By Mike Moran
On April 27, Texas Governor Greg Abbott announced his plan for beginning to reopen businesses in Texas. In doing so, he issued a new executive order that, effective May 1, expands the scope of permitted business activities across the state. Governor Abbott’s prior orders on the subject defined those activities by referring to version 2.0 of the federal Cybersecurity and Infrastructure Security Agency’s guidance on critical infrastructure (CISA 2.0). Effective May 1, however, version 3.0 of CISA’s guidance (CISA 3.0) will set the baseline for those businesses allowed to operate across Texas going forward.
When addressing the effect of CISA upon allowing workers to proceed with construction activities, there has been confusion throughout the industry. CISA 1.0 only noted “commercial facilities” without referencing construction work, but U.S. Department of Homeland Security’s website referenced commercial and residential construction. When CISA 2.0 was issued, it added specificity and clarity in some essential critical infrastructure areas, but allowed for some construction-related confusion to remain. It clarified that residential, energy, and public sector construction could continue. It also referenced certain construction trades that that could proceed, because they supported “the supply chain of building materials”; however, it was not clear on commercial construction, in general.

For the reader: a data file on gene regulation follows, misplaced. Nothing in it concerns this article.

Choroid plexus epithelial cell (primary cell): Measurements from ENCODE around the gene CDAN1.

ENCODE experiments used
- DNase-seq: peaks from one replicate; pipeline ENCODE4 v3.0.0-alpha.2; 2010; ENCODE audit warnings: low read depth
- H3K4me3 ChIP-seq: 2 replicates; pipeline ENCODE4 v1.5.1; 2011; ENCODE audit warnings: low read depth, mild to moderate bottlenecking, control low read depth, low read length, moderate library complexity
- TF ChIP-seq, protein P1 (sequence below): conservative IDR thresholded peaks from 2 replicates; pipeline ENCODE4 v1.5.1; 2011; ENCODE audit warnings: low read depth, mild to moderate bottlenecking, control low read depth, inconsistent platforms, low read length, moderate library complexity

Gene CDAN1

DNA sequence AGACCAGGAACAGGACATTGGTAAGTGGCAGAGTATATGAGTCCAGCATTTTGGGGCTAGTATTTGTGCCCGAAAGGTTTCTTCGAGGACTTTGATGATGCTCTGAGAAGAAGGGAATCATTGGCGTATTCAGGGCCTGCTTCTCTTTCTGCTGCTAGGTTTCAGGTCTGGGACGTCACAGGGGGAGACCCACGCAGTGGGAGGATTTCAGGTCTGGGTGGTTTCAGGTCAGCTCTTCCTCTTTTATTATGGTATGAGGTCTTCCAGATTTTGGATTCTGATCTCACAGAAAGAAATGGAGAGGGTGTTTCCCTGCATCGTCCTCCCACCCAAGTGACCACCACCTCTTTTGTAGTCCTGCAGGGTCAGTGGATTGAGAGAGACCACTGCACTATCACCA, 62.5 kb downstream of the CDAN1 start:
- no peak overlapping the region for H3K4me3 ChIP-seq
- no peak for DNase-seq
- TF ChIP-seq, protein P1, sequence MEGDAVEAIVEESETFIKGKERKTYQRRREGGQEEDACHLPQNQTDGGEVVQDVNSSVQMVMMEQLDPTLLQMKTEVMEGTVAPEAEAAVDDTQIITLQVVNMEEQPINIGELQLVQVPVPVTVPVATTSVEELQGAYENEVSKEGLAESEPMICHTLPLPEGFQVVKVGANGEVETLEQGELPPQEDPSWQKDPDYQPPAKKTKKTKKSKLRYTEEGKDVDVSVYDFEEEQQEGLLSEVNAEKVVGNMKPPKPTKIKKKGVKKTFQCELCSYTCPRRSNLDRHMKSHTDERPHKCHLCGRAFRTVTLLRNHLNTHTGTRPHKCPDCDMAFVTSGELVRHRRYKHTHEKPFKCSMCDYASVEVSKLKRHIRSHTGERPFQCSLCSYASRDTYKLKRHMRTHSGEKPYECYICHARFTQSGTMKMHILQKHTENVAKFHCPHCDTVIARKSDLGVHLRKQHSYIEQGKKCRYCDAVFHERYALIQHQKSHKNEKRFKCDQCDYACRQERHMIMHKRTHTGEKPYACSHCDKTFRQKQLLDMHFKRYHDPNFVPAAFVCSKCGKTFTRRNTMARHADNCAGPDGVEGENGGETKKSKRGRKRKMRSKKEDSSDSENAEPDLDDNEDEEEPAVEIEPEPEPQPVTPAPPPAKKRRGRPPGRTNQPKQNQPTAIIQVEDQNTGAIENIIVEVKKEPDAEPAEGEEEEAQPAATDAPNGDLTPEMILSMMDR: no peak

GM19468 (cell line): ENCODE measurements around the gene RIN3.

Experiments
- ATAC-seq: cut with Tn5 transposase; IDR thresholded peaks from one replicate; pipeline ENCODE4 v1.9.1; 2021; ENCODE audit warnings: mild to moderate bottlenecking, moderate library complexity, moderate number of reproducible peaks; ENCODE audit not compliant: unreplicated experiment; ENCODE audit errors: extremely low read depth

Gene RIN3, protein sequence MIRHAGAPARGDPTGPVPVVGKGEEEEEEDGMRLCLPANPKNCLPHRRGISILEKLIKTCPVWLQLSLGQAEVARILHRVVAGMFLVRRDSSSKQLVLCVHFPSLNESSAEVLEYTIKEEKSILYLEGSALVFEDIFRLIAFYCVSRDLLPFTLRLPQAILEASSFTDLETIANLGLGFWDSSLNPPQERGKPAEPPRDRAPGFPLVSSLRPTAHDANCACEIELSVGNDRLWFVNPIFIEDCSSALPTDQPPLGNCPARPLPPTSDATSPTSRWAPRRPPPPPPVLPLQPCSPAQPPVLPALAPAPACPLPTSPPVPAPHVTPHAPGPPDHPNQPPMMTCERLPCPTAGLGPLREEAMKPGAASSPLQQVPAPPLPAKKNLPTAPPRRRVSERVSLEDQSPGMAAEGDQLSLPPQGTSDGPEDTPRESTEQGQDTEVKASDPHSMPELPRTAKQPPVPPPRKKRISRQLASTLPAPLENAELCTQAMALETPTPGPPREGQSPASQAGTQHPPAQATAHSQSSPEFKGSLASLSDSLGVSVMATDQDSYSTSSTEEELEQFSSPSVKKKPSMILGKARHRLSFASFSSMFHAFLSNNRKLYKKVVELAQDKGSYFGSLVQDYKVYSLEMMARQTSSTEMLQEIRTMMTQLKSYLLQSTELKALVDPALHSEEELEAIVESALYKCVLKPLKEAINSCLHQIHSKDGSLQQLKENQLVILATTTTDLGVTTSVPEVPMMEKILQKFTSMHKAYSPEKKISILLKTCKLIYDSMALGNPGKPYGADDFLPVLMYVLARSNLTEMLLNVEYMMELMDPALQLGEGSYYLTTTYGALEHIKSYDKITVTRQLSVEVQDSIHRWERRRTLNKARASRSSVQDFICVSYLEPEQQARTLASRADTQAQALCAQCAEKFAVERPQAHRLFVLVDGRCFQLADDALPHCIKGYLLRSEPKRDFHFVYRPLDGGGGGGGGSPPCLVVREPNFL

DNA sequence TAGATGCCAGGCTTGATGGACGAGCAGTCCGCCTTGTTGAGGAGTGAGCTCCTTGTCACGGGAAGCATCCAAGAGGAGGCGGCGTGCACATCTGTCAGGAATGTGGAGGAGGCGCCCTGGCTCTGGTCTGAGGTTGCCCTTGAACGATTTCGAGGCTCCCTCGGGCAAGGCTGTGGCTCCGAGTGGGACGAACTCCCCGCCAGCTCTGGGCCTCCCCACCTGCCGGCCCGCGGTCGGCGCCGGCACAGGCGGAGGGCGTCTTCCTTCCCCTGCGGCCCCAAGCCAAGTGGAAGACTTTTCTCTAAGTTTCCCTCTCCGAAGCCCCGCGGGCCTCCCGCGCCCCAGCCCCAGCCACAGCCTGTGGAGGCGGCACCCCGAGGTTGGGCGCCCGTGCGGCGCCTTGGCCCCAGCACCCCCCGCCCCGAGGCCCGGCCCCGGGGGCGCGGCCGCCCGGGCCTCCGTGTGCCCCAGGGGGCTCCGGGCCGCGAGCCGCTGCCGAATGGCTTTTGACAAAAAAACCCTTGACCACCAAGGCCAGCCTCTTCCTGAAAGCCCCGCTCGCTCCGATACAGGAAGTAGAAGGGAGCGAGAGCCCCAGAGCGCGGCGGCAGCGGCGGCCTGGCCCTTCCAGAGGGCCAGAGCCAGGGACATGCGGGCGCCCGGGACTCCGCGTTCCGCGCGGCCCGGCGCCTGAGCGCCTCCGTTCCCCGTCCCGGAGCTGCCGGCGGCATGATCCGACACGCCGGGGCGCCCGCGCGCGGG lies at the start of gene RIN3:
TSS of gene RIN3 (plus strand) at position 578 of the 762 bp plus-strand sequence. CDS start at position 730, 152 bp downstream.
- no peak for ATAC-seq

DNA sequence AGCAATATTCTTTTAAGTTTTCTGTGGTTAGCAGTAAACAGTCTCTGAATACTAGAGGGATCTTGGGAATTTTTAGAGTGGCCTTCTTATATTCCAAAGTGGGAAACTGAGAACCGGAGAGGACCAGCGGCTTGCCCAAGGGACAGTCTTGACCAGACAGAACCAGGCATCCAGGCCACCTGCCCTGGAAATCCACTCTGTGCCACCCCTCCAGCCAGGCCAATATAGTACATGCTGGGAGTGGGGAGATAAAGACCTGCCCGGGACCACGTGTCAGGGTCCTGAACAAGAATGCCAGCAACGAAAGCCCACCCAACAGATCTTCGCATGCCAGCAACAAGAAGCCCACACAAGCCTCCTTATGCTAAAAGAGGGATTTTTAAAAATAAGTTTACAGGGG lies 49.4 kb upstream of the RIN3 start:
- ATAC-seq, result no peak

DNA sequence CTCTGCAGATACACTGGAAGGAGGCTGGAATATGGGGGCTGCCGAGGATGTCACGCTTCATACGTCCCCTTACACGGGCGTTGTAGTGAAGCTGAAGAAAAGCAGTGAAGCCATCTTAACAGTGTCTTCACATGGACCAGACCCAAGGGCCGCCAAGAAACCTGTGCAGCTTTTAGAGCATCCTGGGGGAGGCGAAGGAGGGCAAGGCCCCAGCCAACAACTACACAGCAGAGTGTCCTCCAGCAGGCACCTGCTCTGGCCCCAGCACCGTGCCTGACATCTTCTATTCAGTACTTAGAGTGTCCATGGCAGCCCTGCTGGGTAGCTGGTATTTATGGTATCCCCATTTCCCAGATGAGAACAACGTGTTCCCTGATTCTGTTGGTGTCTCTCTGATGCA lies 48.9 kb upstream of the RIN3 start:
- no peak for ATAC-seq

CISA 3.0 now clearly states that commercial and residential construction workers can proceed with their job duties. It continues to allow public sector, communications, and energy construction work to proceed. CISA 3.0 also references workers whose activities support the construction industry and other maintenance portions of certain commercial industries as being part of essential critical infrastructure.
Michael W. Moran is a business litigation attorney whose practice focuses on construction litigation, real estate litigation, land use and municipal law litigation, eminent domain/condemnation, corporate litigation, surety bonds, and business fraud. His construction clients have included property owners, developers, governmental entities, general contractors, subcontractors, sureties, architects, engineers, and individual corporate officers and directors. He is currently the head of JW’s Construction section.
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